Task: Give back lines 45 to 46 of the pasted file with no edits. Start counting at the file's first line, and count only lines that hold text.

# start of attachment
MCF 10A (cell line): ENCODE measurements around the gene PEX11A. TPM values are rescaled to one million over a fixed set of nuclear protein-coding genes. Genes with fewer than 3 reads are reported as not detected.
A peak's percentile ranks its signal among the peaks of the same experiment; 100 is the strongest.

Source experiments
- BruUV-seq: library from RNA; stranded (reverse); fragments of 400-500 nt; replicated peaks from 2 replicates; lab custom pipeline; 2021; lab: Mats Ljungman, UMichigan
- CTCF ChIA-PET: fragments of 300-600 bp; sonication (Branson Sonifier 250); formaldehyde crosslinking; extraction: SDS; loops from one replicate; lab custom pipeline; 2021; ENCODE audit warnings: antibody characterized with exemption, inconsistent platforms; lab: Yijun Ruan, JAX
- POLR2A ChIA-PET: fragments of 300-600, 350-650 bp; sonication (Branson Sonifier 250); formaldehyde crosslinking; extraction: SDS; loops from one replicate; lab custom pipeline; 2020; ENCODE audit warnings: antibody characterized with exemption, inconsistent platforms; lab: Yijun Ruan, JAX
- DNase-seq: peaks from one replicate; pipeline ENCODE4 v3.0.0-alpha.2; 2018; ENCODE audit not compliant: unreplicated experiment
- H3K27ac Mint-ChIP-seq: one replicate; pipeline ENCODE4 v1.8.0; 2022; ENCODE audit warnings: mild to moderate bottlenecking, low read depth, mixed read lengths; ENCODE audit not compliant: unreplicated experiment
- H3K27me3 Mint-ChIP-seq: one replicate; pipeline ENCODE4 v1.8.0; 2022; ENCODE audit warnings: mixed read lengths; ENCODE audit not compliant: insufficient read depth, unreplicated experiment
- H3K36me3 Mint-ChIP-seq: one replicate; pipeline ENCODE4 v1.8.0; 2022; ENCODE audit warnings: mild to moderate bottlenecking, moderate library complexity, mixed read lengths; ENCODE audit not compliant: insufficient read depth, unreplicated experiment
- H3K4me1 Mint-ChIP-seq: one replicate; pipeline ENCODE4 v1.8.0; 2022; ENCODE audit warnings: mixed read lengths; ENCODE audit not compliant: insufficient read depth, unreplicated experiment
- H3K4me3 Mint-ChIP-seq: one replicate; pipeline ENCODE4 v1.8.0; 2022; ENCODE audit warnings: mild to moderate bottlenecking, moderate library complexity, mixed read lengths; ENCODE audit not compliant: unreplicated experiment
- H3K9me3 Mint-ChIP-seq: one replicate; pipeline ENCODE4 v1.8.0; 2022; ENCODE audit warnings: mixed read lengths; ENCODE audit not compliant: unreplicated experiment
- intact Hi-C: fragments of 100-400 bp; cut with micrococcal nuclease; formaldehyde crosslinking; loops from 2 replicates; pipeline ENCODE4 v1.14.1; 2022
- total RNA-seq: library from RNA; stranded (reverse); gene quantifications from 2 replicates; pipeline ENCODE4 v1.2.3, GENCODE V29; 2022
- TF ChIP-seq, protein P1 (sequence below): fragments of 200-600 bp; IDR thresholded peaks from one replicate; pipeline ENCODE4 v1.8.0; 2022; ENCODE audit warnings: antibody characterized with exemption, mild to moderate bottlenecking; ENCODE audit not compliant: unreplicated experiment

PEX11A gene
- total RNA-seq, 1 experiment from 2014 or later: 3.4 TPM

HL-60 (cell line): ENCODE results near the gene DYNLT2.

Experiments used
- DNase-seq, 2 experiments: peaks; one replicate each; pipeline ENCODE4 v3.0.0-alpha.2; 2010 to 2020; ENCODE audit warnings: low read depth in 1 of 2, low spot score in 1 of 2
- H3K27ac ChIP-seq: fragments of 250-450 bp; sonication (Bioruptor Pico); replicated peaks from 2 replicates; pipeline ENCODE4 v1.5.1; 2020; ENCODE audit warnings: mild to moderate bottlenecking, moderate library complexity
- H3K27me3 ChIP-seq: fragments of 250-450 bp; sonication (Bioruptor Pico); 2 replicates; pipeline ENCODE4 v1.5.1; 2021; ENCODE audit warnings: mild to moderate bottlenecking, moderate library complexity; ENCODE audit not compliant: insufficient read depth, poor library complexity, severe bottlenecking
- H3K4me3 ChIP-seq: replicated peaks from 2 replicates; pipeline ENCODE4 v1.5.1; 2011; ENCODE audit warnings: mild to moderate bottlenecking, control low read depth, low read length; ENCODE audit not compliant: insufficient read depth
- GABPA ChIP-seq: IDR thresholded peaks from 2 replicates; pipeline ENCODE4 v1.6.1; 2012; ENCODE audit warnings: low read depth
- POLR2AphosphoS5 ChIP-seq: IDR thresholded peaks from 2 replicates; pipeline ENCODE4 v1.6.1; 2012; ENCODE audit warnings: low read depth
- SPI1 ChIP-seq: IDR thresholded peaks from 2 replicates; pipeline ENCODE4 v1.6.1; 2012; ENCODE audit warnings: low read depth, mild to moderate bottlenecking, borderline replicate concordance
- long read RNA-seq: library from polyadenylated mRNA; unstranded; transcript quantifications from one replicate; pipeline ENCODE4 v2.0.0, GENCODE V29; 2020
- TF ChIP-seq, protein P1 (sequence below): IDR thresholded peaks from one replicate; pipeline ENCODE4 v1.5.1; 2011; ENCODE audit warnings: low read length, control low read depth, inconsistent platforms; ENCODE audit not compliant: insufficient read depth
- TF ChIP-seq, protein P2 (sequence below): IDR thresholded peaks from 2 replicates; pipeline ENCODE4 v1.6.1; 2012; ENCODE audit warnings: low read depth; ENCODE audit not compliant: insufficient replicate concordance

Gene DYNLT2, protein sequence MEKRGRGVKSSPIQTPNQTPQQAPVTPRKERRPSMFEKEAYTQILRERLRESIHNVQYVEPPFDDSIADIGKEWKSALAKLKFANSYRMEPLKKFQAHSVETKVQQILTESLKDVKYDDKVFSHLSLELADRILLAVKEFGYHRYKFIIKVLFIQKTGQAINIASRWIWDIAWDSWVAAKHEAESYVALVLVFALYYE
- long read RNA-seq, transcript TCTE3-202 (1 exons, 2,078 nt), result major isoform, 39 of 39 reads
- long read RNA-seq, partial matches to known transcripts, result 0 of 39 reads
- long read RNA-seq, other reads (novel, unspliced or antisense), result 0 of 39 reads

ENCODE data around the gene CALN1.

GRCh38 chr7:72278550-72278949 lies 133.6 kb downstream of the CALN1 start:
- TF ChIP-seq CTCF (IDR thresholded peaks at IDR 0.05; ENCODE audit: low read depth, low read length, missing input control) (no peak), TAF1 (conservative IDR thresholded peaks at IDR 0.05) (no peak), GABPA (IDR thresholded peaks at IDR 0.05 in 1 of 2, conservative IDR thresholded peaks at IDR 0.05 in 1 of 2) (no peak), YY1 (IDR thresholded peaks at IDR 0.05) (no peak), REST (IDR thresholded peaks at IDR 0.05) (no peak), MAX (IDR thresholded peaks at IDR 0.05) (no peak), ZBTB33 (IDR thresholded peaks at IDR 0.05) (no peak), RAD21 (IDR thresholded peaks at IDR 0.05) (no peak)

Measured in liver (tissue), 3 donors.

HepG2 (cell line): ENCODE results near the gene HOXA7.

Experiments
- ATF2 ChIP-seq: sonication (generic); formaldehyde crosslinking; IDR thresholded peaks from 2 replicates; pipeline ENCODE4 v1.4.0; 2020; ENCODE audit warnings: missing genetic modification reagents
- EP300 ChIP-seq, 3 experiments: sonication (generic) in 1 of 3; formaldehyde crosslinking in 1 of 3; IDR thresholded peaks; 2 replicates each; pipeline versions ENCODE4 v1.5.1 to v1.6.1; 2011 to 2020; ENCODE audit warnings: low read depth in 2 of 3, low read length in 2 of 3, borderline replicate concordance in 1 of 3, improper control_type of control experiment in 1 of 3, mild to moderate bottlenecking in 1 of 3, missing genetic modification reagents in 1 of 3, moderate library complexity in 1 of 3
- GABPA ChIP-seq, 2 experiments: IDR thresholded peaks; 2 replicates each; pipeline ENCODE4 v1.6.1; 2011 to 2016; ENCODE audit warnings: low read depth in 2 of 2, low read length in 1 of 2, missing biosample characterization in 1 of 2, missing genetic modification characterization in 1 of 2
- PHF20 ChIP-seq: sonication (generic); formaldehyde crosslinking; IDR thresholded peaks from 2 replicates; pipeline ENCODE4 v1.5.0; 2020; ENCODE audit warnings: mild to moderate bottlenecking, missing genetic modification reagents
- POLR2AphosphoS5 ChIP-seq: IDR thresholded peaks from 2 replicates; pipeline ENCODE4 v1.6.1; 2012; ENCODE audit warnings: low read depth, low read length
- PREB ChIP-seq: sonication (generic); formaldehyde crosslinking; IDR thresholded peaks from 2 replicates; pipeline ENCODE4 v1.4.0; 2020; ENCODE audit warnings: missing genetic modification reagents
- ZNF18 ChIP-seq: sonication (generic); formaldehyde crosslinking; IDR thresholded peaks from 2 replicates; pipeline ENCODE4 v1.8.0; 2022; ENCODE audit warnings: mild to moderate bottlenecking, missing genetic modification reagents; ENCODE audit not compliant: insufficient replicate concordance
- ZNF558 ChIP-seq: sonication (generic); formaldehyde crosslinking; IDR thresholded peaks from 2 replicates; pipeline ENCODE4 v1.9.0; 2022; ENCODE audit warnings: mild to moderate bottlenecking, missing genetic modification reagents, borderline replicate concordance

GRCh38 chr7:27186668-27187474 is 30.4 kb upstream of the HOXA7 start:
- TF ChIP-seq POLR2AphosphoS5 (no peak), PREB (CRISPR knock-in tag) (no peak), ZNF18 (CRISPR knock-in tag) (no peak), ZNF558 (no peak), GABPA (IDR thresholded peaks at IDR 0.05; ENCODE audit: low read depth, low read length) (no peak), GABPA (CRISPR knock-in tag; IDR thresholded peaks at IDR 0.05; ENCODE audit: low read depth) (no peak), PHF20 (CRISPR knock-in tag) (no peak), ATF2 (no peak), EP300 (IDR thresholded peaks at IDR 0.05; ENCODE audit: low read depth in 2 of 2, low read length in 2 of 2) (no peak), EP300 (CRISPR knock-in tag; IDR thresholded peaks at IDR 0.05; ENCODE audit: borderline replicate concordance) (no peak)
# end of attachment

- POLR2AphosphoS5 ChIP-seq: IDR thresholded peaks from 2 replicates; pipeline ENCODE4 v1.6.1; 2012; ENCODE audit warnings: low read depth, low read length
- PREB ChIP-seq: sonication (generic); formaldehyde crosslinking; IDR thresholded peaks from 2 replicates; pipeline ENCODE4 v1.4.0; 2020; ENCODE audit warnings: missing genetic modification reagents